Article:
In light of that, here’s the most common piece of advice across all reviews of the Airbnb interview process: culture matters above all else.
As one Quora user commented:
“ …cultural fit comes first, so the team has got to feel good about you, your mindset, goals, and core values. Core values are super important. As an employee, you’ll be given a lot of authority to act autonomously. The company trusts in your decision-making ability, and your core value principles will be relied upon.”
There was a time where candidates went into the interview blind with no indication of Airbnb’s specific core values. Luckily for you, that’s no longer the case – they are published on the Airbnb job site and include:
- Be a Host. Care for others and make them feel like they belong. Encourage others to participate to their fullest. Listen, communicate openly, and set clear expectations.
- Champion the Mission. Prioritize work that advances the mission and positively impacts the community. Build with the long-term in mind. Actively participate in the community and culture.
- Be a Cereal Entrepreneur. Be bold and apply original thinking. Imagine the ideal outcome. Be resourceful to make the outcome a reality.
- Embrace the Adventure. Be curious, ask for help, and demonstrate an ability to grow. Own and learn from mistakes. Bring joy and optimism to work.
Familiarize yourself with each of these before your interview with a team member and be sure you can answer questions of how you picture yourself working within a culture that supports these as core tenets. And make sure you truly believe them: you might be able to fake it for an interview or two, but if you don’t subscribe to Airbnb’s core values, it’ll be pretty evident early on.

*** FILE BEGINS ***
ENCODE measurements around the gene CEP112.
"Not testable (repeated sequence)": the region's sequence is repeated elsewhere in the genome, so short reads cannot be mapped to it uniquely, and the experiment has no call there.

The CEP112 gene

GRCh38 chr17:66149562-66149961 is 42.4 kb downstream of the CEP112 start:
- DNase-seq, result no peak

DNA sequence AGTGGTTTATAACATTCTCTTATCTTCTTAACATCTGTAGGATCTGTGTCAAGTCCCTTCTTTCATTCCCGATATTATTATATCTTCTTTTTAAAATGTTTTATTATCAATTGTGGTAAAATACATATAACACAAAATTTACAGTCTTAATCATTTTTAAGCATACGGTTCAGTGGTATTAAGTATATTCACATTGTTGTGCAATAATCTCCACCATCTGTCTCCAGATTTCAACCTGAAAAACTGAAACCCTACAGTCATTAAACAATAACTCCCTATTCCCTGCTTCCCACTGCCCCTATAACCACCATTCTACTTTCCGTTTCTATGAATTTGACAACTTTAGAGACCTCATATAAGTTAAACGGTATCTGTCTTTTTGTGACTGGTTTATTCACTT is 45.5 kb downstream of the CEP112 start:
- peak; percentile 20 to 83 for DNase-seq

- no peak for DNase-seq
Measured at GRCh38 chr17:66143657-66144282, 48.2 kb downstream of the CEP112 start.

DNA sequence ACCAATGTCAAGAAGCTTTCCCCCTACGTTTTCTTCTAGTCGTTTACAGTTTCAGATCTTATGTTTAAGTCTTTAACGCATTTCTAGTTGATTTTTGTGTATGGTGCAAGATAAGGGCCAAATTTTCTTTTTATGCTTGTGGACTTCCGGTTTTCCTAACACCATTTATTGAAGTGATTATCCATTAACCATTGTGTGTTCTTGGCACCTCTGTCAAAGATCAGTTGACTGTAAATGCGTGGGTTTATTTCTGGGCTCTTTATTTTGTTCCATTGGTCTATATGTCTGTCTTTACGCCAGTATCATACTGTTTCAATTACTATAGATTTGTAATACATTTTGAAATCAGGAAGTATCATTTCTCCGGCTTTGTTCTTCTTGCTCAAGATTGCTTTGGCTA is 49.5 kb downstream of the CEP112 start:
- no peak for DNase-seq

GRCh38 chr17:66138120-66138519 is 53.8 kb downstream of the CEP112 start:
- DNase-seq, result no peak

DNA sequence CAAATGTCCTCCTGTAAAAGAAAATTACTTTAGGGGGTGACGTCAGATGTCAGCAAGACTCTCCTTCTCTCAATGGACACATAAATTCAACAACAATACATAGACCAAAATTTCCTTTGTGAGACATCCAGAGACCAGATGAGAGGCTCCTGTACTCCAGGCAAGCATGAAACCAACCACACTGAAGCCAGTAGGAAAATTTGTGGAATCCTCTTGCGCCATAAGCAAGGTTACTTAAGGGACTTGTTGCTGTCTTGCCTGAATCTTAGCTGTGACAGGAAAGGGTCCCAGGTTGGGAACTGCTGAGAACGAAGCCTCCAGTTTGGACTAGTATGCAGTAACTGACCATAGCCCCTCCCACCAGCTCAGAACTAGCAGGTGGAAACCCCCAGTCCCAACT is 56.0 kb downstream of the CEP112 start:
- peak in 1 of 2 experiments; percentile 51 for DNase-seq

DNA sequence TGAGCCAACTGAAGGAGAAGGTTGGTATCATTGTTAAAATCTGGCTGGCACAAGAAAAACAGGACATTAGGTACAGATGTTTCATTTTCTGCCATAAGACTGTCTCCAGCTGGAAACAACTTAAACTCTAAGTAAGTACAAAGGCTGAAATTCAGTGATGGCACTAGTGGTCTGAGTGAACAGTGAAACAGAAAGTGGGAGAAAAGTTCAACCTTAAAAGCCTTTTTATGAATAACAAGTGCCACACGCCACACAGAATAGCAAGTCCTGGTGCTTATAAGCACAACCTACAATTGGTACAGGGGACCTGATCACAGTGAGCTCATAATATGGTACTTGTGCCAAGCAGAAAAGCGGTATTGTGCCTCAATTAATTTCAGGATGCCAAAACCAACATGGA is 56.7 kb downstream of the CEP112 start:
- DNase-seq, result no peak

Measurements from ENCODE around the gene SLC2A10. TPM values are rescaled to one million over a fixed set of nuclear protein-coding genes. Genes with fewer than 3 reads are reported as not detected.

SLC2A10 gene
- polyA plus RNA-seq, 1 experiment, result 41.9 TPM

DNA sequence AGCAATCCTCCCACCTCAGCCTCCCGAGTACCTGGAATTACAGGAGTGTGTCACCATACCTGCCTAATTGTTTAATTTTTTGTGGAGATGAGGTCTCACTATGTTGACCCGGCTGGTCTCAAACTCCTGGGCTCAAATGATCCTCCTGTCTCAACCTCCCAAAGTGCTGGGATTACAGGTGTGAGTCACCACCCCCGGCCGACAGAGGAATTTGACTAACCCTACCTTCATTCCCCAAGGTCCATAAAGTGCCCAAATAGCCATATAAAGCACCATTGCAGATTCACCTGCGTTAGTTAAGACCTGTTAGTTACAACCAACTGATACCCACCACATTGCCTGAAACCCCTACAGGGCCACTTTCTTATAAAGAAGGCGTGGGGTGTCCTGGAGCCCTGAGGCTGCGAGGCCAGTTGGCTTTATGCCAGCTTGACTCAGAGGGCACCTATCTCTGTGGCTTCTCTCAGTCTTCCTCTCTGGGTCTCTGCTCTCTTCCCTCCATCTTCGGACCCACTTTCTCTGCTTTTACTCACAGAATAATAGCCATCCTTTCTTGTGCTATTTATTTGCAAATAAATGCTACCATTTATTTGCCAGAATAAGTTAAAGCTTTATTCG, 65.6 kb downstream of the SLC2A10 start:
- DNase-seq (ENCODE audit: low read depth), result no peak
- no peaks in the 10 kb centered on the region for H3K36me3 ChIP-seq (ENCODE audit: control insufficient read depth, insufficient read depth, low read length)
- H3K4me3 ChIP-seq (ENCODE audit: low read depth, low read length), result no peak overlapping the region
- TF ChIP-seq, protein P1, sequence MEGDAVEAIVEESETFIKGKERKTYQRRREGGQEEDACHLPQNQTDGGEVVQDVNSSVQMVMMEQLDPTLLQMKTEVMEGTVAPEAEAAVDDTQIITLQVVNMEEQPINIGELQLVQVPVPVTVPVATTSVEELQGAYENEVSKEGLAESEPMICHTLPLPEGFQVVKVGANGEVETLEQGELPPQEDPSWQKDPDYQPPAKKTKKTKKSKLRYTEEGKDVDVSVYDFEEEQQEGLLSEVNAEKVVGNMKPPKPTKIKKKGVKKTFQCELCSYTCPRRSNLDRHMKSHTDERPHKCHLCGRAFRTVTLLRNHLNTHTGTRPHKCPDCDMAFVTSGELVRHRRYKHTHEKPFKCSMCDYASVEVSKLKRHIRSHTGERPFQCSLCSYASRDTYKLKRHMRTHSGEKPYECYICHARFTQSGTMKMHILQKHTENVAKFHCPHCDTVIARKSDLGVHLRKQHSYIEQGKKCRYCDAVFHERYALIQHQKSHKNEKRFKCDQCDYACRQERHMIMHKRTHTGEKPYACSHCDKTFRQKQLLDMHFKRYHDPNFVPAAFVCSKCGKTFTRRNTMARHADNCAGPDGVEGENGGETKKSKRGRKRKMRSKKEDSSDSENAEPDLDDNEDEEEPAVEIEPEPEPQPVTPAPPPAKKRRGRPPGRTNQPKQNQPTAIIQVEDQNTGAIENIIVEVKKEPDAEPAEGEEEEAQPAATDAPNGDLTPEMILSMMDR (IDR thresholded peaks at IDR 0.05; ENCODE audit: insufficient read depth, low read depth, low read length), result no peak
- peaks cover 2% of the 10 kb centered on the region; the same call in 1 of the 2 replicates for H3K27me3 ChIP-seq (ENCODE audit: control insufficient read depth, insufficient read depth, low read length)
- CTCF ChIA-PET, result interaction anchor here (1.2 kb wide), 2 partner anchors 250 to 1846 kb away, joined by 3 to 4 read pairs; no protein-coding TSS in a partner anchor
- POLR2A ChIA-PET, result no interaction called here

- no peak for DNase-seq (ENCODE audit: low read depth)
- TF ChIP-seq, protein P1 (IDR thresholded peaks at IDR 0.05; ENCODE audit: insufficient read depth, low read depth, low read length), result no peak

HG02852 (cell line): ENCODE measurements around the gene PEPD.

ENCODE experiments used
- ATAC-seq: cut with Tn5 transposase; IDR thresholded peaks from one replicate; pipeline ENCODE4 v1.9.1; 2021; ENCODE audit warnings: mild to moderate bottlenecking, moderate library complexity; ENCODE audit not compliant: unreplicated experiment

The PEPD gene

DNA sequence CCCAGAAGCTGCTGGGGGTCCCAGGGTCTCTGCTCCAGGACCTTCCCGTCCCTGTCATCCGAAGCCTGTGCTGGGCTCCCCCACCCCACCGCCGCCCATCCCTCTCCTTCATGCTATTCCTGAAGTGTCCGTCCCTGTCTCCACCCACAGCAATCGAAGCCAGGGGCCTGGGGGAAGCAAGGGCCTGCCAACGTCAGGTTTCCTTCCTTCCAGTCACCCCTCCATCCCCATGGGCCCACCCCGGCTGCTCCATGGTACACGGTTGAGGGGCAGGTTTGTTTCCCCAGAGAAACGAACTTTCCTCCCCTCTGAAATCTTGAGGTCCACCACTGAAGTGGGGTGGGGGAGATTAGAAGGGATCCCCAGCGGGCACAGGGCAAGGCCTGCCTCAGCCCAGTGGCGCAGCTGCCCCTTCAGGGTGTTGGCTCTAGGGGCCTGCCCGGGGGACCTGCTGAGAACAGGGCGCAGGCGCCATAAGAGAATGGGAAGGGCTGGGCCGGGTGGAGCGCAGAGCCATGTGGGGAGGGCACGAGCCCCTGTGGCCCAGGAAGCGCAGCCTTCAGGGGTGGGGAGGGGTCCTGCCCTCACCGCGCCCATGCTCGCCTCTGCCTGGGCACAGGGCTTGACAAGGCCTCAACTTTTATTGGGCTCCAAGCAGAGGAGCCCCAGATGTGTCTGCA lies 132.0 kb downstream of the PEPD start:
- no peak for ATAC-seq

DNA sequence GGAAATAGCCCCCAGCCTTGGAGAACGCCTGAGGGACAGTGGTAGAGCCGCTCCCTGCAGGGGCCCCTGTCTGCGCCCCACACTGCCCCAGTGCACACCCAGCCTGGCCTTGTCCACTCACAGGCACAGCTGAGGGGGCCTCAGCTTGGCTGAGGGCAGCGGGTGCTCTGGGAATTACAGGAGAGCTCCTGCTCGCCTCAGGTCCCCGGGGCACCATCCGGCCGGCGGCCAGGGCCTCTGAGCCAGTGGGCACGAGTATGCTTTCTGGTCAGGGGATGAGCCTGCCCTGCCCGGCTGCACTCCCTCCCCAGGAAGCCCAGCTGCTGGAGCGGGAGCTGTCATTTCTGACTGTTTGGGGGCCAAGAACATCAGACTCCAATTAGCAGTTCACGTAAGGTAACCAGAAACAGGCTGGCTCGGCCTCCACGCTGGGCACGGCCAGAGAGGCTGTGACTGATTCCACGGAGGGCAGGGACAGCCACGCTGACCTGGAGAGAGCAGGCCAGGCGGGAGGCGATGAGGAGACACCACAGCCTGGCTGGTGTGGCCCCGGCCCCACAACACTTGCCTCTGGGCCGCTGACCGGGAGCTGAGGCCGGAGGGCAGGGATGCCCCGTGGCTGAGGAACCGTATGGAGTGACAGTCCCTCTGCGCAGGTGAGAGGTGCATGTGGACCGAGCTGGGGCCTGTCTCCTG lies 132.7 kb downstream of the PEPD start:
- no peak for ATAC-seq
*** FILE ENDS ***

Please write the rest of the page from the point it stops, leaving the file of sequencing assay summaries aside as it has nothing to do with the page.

#3. In-Person Technical Interview Round Robin
Time for the grand finale. If your future teammate gives you two thumbs up, you’ll hear back from your original recruiter to coordinate a time to come in for a series of sit-down interviews with various members of the team and leadership.
The good news? This is the last step! Make it through this, and you may very well be working at Airbnb very soon.
The bad news? You’re in for a battle. Here’s what one Reddit user had to say:
“I have a friend who interned at Airbnb, she had got offers from Google, Uber and other places, unfortunately, she said Airbnb’s interview was the hardest, and she described it as ‘disgustingly hard.’”
How hard is “disgustingly hard”? It varies based on the role of course, but if you were interested in becoming a senior systems engineer, expect 5-6 rounds of interviews with (according to one Quora user):
- An assigned, independent coding task
- A collaborative coding task solved with the interviewer
- An in-depth system design piece
- A critical overview and questions around a past project
- Two conversations about the company’s core values with two different people
- Lunch with the team
Needless to say, you’ll likely be quite exhausted after a round of interviews like that. But, if you come out of the other end of it with an offer, you’ll be looking at an extremely competitive salary around $249,000.
#4. Receiving an Offer
Many previous interviewers – both those hired and those not – commented on how unique the Airbnb process was in one respect: their turnaround time is amazing. Whereas many tech companies take quite a while dragging their feet while interviewing other candidates and potentially preparing an offer, Airbnb typically lets candidates know within a few days whether or not they’re being welcomed aboard.
Hopefully, after reviewing this guide, you feel confident that you could survive and thrive in the Airbnb interview process.
Whether you’re just starting your job search or are at the offer stage, Paysa can help you launch your career with Airbnb, or anywhere else you feel passionate about joining.
Use the Paysa job search tool to find open roles at top tech companies, then compare salary data to determine where you can receive the most value for your skill-set. And be sure to check back on the blog for more tech career information and advice.